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David Perlmutter

David Perlmutter of UCSD will speak at the UCSD Linguistics Department Colloquium on November 28, 2011, at 2:00 pm in AP&M 4301.

"Subject Position" and Clause Types in the Germanic Languages

The ten modern Germanic languages other than English all have two basic clause types: V2 clauses, where the finite verb is said to be required to be in 2nd position, and V1 clauses, where it is said to be required to be in 1st position. V2 clauses exhibit a Subject Alternation: the subject sometimes precedes and sometimes follows the verb. A central goal of this paper is to explain the Subject Alternation: why it exists and why it occurs in the environment it does. A second goal is to explain the  ways V2 and V1 clauses differ and the ways they are alike. Third, we construct a grammar fragment that accounts for the linear position of left-peripheral (LP) constituents (subjects, WH-constituents, topics, the finite verb, and subordinate clauses).

Using data from German, we begin by showing that in so-called “V2” clauses the verb is not always in 2nd position as commonly assumed. We propose the Split V2 Hypothesis, under which two distinct constraints are responsible for the verb’s position. We show that, using Optimality Theory to rank these two constraints with alignment constraints that position other LP constituents accounts for the linear order of all these constituents and the verb. We then show that these ranked constraints, posited to account for sentences where the subject is postverbal, automatically predict the Subject Alternation and the environment in which the subject is preverbal.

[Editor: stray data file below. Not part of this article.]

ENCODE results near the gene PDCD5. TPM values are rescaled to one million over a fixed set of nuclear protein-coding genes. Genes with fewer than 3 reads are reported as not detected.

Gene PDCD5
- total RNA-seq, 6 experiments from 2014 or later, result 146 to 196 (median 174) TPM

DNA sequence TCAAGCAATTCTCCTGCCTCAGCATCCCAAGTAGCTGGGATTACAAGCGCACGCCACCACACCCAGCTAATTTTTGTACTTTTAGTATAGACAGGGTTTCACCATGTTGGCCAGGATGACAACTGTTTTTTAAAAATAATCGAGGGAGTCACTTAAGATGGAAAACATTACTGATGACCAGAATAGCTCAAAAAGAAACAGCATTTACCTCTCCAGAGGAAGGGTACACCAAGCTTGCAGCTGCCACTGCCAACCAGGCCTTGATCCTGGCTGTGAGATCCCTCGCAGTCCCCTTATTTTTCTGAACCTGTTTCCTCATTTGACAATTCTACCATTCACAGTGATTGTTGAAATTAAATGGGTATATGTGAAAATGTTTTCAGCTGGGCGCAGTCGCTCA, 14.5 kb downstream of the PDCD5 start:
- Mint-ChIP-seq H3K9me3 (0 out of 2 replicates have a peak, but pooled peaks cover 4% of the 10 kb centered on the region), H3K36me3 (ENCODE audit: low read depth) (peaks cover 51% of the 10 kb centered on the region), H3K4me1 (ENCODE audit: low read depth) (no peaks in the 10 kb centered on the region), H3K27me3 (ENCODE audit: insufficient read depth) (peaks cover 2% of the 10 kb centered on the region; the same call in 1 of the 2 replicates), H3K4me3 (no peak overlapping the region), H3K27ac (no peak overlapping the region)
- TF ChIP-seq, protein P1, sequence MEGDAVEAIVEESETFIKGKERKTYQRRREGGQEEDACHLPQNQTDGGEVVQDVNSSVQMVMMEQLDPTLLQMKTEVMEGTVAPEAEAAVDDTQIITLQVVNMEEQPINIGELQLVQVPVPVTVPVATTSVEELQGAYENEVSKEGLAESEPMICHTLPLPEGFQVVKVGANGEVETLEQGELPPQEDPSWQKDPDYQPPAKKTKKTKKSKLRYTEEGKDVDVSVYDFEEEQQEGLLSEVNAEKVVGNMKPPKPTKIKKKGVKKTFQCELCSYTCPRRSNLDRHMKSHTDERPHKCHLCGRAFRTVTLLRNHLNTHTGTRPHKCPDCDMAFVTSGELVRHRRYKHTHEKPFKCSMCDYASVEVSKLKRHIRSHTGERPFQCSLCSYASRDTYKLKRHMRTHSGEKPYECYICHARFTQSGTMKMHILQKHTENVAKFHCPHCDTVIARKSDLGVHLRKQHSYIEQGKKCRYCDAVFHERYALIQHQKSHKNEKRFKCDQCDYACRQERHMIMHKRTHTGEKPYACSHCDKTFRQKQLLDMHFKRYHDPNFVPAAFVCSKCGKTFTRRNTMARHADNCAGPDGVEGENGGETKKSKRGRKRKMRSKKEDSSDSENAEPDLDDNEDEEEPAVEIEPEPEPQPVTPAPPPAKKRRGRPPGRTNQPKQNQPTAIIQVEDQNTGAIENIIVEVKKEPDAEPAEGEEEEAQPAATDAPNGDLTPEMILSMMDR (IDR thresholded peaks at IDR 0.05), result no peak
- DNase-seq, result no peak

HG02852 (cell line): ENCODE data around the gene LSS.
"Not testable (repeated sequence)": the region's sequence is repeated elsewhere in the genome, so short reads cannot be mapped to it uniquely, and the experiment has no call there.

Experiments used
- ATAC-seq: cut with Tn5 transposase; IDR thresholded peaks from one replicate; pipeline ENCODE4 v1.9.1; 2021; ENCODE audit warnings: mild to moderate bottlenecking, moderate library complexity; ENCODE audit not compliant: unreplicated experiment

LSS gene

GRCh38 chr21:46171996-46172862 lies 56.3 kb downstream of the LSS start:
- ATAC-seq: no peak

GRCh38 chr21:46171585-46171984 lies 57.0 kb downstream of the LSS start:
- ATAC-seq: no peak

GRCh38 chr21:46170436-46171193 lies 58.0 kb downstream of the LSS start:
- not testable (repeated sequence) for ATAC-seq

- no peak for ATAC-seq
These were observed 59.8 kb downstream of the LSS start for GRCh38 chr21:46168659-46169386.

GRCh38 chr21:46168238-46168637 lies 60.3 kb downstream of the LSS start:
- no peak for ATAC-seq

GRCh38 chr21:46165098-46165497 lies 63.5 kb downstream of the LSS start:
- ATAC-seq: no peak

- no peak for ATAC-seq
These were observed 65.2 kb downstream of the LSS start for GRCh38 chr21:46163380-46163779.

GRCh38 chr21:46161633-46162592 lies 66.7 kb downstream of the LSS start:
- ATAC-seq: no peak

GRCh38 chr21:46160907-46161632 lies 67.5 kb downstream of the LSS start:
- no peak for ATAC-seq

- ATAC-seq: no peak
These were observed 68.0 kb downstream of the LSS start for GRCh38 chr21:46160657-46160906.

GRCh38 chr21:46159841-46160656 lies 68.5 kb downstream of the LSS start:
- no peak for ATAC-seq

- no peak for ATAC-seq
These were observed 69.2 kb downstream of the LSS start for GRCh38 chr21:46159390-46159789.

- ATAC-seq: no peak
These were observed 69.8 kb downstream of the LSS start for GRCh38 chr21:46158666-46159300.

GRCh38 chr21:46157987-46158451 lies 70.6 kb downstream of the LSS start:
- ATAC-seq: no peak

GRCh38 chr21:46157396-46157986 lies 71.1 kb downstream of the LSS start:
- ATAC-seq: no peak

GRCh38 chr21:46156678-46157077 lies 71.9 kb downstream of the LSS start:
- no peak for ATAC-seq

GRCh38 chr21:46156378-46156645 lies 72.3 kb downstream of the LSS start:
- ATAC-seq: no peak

Next we show that the Split V2 Hypothesis makes it possible to predict both the contrasts and the commonalities between V2 and V1 clauses by positing just one difference between them.

Having shown that the set of so-called “V2” clauses includes some V3 clauses, and that the set of so-called “V1” clauses includes some V2 and V3 clauses, we propose a novel typology of clause types in Germanic based on the constraints that derive them rather than the V2-V1 surface typology. We end by showing that this new typology makes a correct and novel prediction about what constitutes “narrative style” in Yiddish.

The theoretical framework of this paper is Optimality Theory unencumbered by old assumptions. Throughout, we ask how much information is needed to account for the linear order of LP constituents, to solve the Subject Alternation problem, and to discover the grammatical basis of the contrast between so-called  “V2” and “V1” clauses in the Germanic languages. We conclude that all these problems can be solved without recourse to the kinds of devices that predominate in the literature: a highly articulated constituent structure, surface-false underlying and intermediate structures, movement of constituents from one node to another, and the like.